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Have you checked your tax code?

Posted by Joy & Co Chartered Certified Accountants on 19th March 2015

Since January HMRC have been issuing 2015-16 PAYE codes (also known as tax codes) to employees and those receiving private pensions.

Tax codes are used to tell employers how much tax should be deducted from your salary or pension before it finally hits your bank account.

Itís therefore vitally important that you check your tax code as soon as you get it to ensure that youíll be paying the correct amount of tax.

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National insurance for Directors

Posted by Joy & Co Chartered Certified Accountants on 14th May 2014

Of recent I’ve been asked by a couple of my company director clients why the national insurance deductions calculated on their salary differs from that of another member of staff who is receiving the same salary.

Company directors’ national insurance (NI) is calculated differently from that of an ordinary employee.

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One Man Band Limited Companies and taxes

Posted by Joy & Co Chartered Certified Accountants on 12th January 2014

I’ve seen on a number of occasions first time directors of one man band limited companies getting confused about the various taxes that come into play when they start running a limited company.  This blog post is concentrating on income tax and corporation tax as this is where I see the most confusion and I am often asked “Why am I paying income tax when I’m a limited company?”

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It’s the season for giving - but give wisely…

Posted by Joy & Co Chartered Certified Accountants on 13th December 2013

‘Tis the season for giving and I’ve had a couple of calls asking about the tax implications of giving gifts to favourite customers.  I therefore thought it would be useful to outline the rules for giving business gifts.

As a general rule business gifts are not an allowable expense for tax purposes and so you cannot offset the cost against your taxable profits.  However there are exceptions that will allow you to show your appreciation to customers and suppliers in the most tax efficient way.

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Do I have to report rental income if the property’s making a loss?

Posted by Joy & Co Chartered Certified Accountants on 15th November 2013

It seems that every year I pick up a new client who is in receipt of rental income that they’ve never reported to HMRC and now feel the need to set the record straight. Without exception their reason has been that the property wasn’t making any money so they didn’t think they had to report it.

So my aim here is to let you know why it’s a good idea, or indeed why you may have to report rental income even if you’re renting property at a loss.

If you are in receipt of gross rents of £10,000 a year or net rent of £2,500 then you must complete a self-assessment return to report this taxable income to our old friends HMRC. Gross rents means rental income before deducting allowable expenses. Net rents are after deducting allowable expenses.

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Landlords. Get what’s coming to you…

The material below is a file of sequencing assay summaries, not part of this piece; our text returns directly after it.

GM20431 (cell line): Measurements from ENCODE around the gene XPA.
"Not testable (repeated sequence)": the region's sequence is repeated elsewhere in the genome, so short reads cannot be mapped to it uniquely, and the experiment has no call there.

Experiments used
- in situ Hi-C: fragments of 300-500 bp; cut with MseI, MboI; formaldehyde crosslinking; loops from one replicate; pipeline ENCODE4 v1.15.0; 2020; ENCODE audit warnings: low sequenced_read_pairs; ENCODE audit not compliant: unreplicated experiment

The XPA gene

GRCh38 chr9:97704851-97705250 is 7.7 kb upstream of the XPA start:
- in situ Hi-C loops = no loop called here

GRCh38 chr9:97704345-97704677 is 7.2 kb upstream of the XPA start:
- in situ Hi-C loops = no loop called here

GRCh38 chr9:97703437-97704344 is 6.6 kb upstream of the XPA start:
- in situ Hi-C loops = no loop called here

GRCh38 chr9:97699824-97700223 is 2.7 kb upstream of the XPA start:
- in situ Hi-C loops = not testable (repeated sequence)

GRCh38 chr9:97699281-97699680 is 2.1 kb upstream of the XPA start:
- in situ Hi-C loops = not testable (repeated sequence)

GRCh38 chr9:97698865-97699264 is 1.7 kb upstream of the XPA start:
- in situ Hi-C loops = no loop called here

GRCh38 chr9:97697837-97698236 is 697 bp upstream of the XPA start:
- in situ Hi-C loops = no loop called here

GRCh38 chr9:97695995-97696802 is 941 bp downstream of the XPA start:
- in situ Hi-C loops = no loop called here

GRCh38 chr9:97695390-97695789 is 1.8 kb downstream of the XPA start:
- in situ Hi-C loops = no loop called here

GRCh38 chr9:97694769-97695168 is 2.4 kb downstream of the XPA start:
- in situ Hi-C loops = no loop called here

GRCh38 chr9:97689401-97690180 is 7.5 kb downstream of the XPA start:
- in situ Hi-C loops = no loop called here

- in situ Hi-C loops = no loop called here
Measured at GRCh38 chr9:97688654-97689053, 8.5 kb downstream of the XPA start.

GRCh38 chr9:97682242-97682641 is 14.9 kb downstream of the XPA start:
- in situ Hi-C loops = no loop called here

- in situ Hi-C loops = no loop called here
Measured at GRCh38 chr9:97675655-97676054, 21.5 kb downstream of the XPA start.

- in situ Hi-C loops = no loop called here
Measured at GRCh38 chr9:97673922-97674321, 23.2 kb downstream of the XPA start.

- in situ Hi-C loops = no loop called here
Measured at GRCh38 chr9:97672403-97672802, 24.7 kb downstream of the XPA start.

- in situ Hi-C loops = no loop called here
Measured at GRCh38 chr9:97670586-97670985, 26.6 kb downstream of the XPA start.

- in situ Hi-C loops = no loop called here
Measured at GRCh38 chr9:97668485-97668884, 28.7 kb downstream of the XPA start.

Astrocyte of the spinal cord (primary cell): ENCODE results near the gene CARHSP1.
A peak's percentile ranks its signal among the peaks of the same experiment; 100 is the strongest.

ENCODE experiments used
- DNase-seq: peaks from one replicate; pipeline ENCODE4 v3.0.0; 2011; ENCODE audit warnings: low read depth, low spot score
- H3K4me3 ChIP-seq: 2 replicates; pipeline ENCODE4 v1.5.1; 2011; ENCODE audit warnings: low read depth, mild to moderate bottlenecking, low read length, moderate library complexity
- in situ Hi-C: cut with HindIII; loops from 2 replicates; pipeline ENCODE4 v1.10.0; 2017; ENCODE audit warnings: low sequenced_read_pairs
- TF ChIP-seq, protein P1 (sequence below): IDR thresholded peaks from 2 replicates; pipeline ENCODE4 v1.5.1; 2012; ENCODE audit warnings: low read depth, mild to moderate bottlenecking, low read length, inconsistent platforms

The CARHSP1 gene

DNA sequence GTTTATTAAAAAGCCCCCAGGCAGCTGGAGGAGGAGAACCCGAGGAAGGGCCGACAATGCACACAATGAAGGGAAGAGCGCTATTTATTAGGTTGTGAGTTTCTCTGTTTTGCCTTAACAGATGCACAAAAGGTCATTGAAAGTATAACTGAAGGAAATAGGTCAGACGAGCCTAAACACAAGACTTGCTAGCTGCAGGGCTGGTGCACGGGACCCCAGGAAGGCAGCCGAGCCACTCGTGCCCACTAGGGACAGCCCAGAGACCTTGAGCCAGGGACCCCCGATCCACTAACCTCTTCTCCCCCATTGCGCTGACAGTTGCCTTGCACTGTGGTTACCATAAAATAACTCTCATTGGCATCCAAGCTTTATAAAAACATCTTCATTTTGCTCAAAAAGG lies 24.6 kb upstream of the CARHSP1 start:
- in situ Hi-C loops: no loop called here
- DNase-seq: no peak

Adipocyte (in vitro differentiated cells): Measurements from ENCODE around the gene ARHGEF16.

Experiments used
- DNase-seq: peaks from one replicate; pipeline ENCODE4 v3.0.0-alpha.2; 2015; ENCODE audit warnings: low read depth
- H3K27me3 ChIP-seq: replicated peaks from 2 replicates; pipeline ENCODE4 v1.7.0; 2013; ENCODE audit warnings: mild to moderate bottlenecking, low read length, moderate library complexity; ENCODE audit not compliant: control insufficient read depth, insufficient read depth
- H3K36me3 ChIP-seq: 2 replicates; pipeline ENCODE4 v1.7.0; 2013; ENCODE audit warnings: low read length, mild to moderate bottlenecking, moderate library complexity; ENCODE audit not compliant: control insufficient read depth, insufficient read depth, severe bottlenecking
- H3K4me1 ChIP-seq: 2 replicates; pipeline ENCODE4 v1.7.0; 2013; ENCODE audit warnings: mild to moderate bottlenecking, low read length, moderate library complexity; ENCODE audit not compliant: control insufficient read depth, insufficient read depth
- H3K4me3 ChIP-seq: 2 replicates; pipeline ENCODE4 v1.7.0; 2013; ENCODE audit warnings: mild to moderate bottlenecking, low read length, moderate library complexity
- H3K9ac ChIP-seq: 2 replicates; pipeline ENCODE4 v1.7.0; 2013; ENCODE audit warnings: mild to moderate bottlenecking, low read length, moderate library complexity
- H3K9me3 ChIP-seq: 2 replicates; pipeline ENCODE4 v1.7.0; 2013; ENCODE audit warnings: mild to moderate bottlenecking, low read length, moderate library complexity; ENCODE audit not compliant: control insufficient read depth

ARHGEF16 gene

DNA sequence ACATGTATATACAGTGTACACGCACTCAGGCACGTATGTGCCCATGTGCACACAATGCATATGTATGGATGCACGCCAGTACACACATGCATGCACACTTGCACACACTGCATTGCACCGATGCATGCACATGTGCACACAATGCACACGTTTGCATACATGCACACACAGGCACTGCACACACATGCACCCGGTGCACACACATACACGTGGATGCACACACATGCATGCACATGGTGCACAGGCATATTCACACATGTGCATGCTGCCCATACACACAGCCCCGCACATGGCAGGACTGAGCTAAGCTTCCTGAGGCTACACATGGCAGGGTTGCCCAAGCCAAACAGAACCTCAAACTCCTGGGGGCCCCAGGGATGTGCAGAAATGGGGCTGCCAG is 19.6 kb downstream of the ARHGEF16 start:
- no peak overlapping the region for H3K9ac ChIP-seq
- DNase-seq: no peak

Posted by Joy & Co Chartered Certified Accountants on 28th October 2013

As tax season is upon us the aim of this guide is to provide is to provide residential landlords with a prompt to ensure that you claim all that you’re entitled to when completing your tax return.

The logic is simple, the more expenses you claim, the lower your profit.  The lower your profit, the lower your tax bill

Whether you’re renting your humble one bedroomed flat or have a portfolio of properties the principle is the same.  So landlords, read this and be sure to get what’s coming to you.

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Self assessment and the self employed

Posted by Joy & Co Chartered Certified Accountants on 19th October 2013

If you started a business between 6 April 2012 and 5 April 2013 then you will have to file a self assessment return by 31 January 2014.  From beginning to end the process can be broken down into the following steps:

1. Get your UTR

2. Get an online account with HMRC

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Annual return –v– Annual accounts. Don’t get them twisted!

Posted by Joy & Co Chartered Certified Accountants on10th October 2013

We often get clients turning up in a panic asking for help because their annual accounts are due in a matter of days. When they produce the letter from Companies House it turns out that it’s actually the annual return that’s due and not the accounts. It’s important therefore to realise the difference between the annual return and the annual accounts.

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Starting your own business – Have you thought it through?

Posted by Joy & Co Chartered Certified Accountants on 3rd October 2013

joyBlogFor many people running their own business has been a long held ambition.  With the recent economic downturn this dream has become a reality with redundancies prompting many to set up on their own.

Whether you enter self-employment by accident or by design it is essential that you think seriously before doing so as there are a number of risks to consider.

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